Alcohol marketing and young people's drinking

A review of the research

Gerard Hastings*, Susan Anderson, Emma Cooke, Ross Gordon

*Corresponding author for this work

Research output: Contribution to journalReview article

126 Citations (Scopus)

Abstract

The influence of alcohol advertising on young people continues to be the subject of much debate. This paper presents a review of the literature showing that, while many econometric studies suggest little effect, more focused consumer studies, especially recent ones with sophisticated designs, do show clear links between advertising and behaviour. Furthermore, these effects have to be viewed in combination with the possible impact of other marketing activities such as price promotions, distribution, point of sale activity and new product development. Here, the evidence base is less well developed, but there are indications of effects. It must be acknowledged that categorical statements of cause and effect are always difficult in the social sciences; marketing is a complex phenomenon involving the active participation of consumers as well as marketers and more research is needed on its cumulative impact. Nonetheless, the literature presents an increasingly compelling picture that alcohol marketing is having an effect on young people's drinking.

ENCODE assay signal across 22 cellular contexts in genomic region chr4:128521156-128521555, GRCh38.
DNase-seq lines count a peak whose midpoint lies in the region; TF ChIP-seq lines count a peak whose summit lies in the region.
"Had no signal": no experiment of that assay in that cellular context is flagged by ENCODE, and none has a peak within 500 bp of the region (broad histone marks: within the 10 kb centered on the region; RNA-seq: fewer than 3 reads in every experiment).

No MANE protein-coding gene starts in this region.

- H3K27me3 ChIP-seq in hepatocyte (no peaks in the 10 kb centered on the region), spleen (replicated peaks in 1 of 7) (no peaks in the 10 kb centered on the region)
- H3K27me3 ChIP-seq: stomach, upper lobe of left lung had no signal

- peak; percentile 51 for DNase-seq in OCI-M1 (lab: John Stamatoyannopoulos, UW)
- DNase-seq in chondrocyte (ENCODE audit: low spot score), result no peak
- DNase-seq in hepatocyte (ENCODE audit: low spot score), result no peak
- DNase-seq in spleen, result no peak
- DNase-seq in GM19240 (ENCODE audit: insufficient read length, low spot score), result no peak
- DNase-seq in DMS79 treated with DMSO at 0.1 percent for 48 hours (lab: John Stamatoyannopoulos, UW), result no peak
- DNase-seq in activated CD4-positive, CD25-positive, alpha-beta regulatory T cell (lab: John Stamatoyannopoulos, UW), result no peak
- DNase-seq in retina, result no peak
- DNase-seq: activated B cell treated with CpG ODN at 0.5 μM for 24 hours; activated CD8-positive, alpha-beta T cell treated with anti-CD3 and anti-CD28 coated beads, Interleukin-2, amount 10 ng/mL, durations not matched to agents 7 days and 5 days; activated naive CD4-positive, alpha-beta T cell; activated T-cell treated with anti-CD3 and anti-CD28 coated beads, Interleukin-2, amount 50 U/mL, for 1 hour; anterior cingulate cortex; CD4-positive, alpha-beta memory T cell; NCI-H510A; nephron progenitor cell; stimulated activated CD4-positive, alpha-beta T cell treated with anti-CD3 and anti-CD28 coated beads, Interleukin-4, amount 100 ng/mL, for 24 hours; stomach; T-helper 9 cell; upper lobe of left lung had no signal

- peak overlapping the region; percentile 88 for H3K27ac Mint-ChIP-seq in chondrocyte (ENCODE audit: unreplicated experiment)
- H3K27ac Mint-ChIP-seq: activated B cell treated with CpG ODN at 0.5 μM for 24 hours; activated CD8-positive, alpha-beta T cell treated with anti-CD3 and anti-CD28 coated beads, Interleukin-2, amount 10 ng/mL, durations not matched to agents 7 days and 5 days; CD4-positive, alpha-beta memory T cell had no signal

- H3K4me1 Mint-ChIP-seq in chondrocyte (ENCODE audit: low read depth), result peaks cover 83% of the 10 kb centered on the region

Original languageEnglish
Pages (from-to)296-311
Number of pages16
JournalJournal of Public Health Policy
Volume26
Issue number3
DOIs
Publication statusPublished - 2005

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